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Defining Existentialism’s Being
Existentialism is still a relatively new approach to psychotherapy, coming to the United States in 1960 (May 13). Over the last half a century, therapists who practice existentialism serve to define this approach with each passing year. Perhaps the best way to do this is to compare with older practices, such as Freudian theory and behavior modification. Then, we can start to describe how existentialist thought is unique to itself.
When existentialist thought came to the United States, it met both praise and criticism like most any other new trains of thought when first introduced. The biggest pros that people associated with existentialism was “immediacy of experience, the unity of thought and action, and the importance of decision and commitment”, which is what William James emphasizes (13). These traits link very well to modern Americans. On the other hand, critics of this approach described its concepts of “being” and “nonbeing” as “hopelessly vague and muddled” (16). May’s arguments serve to disprove those critics and support the ones who praise it.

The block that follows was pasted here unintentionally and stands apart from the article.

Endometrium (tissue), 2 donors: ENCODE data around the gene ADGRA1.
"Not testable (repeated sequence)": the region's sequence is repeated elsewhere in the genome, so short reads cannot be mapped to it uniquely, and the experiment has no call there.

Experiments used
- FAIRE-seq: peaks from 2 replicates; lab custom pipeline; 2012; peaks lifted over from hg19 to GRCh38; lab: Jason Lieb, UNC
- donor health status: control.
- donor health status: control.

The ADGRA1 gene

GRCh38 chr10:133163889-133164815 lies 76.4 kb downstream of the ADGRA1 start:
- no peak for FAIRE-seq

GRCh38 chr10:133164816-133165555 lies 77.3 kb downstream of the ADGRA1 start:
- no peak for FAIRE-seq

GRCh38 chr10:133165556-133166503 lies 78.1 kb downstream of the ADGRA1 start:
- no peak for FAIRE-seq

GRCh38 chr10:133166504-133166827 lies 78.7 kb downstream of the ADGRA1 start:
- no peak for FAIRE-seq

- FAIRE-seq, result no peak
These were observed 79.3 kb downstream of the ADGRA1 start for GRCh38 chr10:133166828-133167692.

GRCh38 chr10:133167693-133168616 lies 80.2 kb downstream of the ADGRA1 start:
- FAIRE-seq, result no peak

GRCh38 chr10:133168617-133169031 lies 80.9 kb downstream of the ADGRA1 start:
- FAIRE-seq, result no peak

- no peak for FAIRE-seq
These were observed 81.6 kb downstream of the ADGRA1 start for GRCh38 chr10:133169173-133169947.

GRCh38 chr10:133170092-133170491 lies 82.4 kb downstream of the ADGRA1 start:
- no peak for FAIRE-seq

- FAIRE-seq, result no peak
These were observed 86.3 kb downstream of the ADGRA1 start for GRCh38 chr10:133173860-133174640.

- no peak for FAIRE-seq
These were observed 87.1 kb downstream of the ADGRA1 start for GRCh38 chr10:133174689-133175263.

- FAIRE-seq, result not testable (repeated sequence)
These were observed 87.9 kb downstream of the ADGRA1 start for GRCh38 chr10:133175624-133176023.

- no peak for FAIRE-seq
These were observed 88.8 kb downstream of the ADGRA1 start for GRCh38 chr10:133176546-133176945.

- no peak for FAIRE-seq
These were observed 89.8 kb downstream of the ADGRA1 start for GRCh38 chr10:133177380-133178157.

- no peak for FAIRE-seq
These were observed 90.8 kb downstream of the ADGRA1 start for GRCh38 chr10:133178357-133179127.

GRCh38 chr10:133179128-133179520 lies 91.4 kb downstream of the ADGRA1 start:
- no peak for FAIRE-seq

Out of respect, May brings up Freud, who is arguably regarded as the father of psychotherapy. In beginning to describe the differences between Freudian thought and existentialism, he says that while Freud knew about anxiety, Kierkegaard–a man who has been linked to being one of the pioneers of existentialism–knew anxiety. May goes further into this argument by challenging two of Freud’s well-known terms: repression and transference. He explores these terms through an existentialist lens, saying that the concept of “being” and “encounter” are missing.
Question for this chapter:
Describe the difference between Freud’s transference & May’s encounter. Cite examples from text.
*To answer next Saturday!*